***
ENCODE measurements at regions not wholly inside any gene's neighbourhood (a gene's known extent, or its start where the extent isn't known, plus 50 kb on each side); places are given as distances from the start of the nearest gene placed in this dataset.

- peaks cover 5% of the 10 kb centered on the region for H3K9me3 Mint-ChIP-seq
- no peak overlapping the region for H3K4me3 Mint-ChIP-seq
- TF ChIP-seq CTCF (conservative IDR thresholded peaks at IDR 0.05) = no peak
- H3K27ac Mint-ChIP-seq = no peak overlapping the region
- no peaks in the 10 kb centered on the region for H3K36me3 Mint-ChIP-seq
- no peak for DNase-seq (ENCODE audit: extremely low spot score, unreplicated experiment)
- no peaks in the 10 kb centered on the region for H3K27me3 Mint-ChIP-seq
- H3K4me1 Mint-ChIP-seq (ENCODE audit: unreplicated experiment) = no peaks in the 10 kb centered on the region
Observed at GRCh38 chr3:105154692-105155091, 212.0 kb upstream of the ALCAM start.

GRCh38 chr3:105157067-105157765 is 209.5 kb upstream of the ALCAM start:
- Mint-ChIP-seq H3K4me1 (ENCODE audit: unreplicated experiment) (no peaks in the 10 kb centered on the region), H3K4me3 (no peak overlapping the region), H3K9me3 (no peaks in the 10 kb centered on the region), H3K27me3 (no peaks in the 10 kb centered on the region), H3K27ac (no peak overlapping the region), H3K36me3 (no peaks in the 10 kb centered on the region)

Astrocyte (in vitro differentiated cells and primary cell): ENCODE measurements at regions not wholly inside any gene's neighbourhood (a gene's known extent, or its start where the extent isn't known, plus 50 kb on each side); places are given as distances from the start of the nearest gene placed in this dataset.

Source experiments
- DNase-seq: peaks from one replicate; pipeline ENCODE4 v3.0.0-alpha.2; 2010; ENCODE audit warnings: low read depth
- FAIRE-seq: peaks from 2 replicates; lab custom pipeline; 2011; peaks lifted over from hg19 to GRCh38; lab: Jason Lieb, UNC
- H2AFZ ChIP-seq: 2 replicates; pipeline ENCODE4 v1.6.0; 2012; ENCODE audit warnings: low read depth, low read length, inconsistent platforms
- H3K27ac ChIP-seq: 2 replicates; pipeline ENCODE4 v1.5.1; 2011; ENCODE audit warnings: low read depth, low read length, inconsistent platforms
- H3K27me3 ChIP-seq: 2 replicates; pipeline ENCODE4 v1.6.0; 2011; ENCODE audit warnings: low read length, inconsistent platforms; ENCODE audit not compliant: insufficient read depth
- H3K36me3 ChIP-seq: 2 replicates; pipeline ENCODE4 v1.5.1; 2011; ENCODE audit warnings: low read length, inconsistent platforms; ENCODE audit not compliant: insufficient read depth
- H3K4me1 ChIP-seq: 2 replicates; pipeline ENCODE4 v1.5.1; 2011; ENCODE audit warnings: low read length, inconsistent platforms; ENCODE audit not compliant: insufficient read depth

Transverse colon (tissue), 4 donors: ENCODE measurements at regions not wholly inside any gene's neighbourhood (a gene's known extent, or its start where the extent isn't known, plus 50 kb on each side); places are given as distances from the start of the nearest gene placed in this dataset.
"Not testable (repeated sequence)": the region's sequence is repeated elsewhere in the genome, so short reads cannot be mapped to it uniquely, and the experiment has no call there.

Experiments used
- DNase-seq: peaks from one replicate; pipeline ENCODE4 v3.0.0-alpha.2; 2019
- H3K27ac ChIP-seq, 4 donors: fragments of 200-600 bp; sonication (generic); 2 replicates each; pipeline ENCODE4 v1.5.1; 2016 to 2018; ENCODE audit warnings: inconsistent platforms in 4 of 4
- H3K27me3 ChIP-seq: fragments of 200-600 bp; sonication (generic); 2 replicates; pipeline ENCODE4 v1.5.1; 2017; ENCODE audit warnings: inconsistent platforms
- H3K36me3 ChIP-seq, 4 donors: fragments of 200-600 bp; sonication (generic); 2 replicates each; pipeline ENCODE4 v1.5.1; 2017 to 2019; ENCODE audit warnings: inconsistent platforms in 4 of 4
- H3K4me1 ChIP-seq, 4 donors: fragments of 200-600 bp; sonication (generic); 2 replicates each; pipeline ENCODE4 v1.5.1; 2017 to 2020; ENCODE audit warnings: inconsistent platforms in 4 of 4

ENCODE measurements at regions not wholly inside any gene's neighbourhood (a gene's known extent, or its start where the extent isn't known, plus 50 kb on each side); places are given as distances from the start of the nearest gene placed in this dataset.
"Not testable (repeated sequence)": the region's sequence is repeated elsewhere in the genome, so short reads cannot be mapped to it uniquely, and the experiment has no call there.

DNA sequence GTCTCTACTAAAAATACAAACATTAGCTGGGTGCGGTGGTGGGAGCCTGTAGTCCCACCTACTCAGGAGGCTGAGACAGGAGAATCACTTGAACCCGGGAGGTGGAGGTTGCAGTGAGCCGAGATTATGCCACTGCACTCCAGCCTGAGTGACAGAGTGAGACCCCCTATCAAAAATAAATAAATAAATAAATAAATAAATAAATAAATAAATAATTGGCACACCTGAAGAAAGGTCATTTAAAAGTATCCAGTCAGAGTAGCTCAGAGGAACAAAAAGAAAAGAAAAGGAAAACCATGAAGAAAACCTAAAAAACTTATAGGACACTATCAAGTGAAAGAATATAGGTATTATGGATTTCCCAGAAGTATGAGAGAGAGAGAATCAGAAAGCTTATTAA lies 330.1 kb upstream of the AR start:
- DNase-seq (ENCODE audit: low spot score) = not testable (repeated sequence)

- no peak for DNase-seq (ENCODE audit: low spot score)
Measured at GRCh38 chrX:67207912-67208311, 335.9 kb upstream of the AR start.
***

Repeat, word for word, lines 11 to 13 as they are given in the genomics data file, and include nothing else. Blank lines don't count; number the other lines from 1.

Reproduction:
GRCh38 chr3:105157067-105157765 is 209.5 kb upstream of the ALCAM start:
- Mint-ChIP-seq H3K4me1 (ENCODE audit: unreplicated experiment) (no peaks in the 10 kb centered on the region), H3K4me3 (no peak overlapping the region), H3K9me3 (no peaks in the 10 kb centered on the region), H3K27me3 (no peaks in the 10 kb centered on the region), H3K27ac (no peak overlapping the region), H3K36me3 (no peaks in the 10 kb centered on the region)

Astrocyte (in vitro differentiated cells and primary cell): ENCODE measurements at regions not wholly inside any gene's neighbourhood (a gene's known extent, or its start where the extent isn't known, plus 50 kb on each side); places are given as distances from the start of the nearest gene placed in this dataset.